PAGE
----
Sputnik V COVID-19 Vaccine Team Discusses EU Development Plan With EMA
A Second Russian Vaccine Has Claimed Full Effectiveness
The team behind Russia’s first COVID-19 vaccine has asked for scientific advice from EU drug regulators in view of a possible submission for marketing authorization.
The European Medicines Agency has held a preliminary meeting with the developers of the Russian Sputnik V COVID-19 vaccine to discuss the product’s development program with a view to evaluating it for possible EU approval. The agency clarified that the vaccine is not under review.
The team behind Sputnik V has also requested scientific advice on the vaccine from the EMA. However, claims that the vaccine has been filed for registration in the EU appear to be wide of the mark.
On 20 January a tweet by the Sputnik V Twitter account said “Sputnik V and European Medical Agency teams held the Scientific Review of Sputnik V on Jan 19.”
It added that the Russian Direct Investment Fund (RDIF), which is funding development of the vaccine, had “filed for Sputnik V registration in the EU and expects it to be reviewed in February. Based on these reviews EMA will decide on the authorization of Sputnik V for the EU.”
The same day the RDIF circulated an email confirming that a “Scientific Review was held yesterday between Sputnik V and EMA scientific teams. Over 20 top international experts and scientists took part in the review.”
Recommendations "based on the results of the Scientific Review are expected to be sent to the Sputnik V team in 7-10 days," the RDIF said, adding that it had “filed a registration application and expects the first Rolling Review to be held in February.”
It would be highly unusual for a registration application to be filed at the point where the developer has asked for scientific advice, a process that is designed to establish the requirements for a future marketing authorization application (MAA). Moreover, the head of the RDIF, Kirill Dmitriev, said last week that a formal MAA would be filed with the EMA in February. (Also see "Coronavirus Notebook: EMA Data Hack Aimed At 'Undermining Trust' In Vaccines, Russia Plans EU Sputnik V Filing Next Month" - Pink Sheet, 18 Jan, 2021.)
Asked to clarify the situation, the EMA told the Pink Sheet said that “at this stage, the developer has submitted a request for scientific advice to the Agency. The scientific advice process is a well-established process at EMA, which is available to all companies to facilitate the preparation of their development program.”
Under the process, the EMA “will provide advice to companies taking into account the latest regulatory and scientific guidance,” a spokesperson for the agency said. “As a next step the application for a marketing authorization could then be prepared by the company.”
The spokesperson added that “a meeting with the developer took place yesterday to discuss their development plan and their further engagement with the Agency. However, we cannot disclose the details of such conversations or other pre-submission activities because this information is confidential.”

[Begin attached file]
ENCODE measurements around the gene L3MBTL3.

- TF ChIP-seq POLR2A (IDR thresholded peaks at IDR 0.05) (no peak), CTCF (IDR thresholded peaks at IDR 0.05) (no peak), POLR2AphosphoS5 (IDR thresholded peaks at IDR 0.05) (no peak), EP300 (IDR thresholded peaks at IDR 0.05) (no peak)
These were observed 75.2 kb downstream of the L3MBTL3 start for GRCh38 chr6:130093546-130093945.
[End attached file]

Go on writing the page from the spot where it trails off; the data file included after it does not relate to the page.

“Sputnik V is not undergoing a rolling review. EMA will communicate at the start of a rolling review procedure.” – European Medicines Agency
Any scientific advice provided on a product under development will be included on the EMA’s list of COVID-19 medicines and vaccines that have received such advice.
The EMA spokesperson stressed that at this point “Sputnik V is not undergoing a rolling review. EMA will communicate at the start of a rolling review procedure.” The RDIF did not immediately reply to a request for comment.
Outside Russia, the Sputnik V vaccine has received emergency use authorizations in Algeria, Argentina, Bolivia, Serbia, Palestine, Venezuela, Paraguay and Turkmenistan. The World Health Organization is due to hold a pre-submission review of the RDIF's application for prequalification and an emergency use listing on 22 January, the RDIF said.
Second Russian Vaccine
Meanwhile, the Russian national office for consumer protection, Rospotrebnadzor, has claimed that a second domestically developed COVID-19 vaccine, EpiVacCorona, showed “100% efficacy” in Phase I and II clinical trials involving volunteers aged 18-60 years. EpiVacCorona was developed by the Vector State Research Center of Virology and Biotechnology in Novosibirsk, Siberia.
Trials of the vaccine were completed on 30 September 2020 and two weeks later President Vladimir Putin said that the vaccine had been registered in the country, according to Russia’s TASS news agency. On 16 November, the Russian health ministry approved the start of post-registration trials with EpiVacCorona.
Sputnik V was also controversially registered after the completion of Phase I/II trials and before wider Phase III studies had begun.
According to an entry on the clinicaltrials.gov website, the Phase I/II study of the vaccine began in July 2020. EpiVacCorona was tested to “determine its safety, reactogenicity and immunogenicity in volunteers” and to study the “humoral and cellular immune responses following two doses.”
It said the vaccine, which is given intramuscularly in two doses 21-28 days apart, “relies on chemically synthesized peptide antigens of SARS-CoV-2 proteins, conjugated to a carrier protein and adsorbed on an aluminium-containing adjuvant (aluminium hydroxide).”
No results of the trial have yet been posted, according to clinicaltrials.gov. TASS reports Rinat Maksyutov, director of Vector, as saying the results of efficacy studies on the vaccine would be made public in February.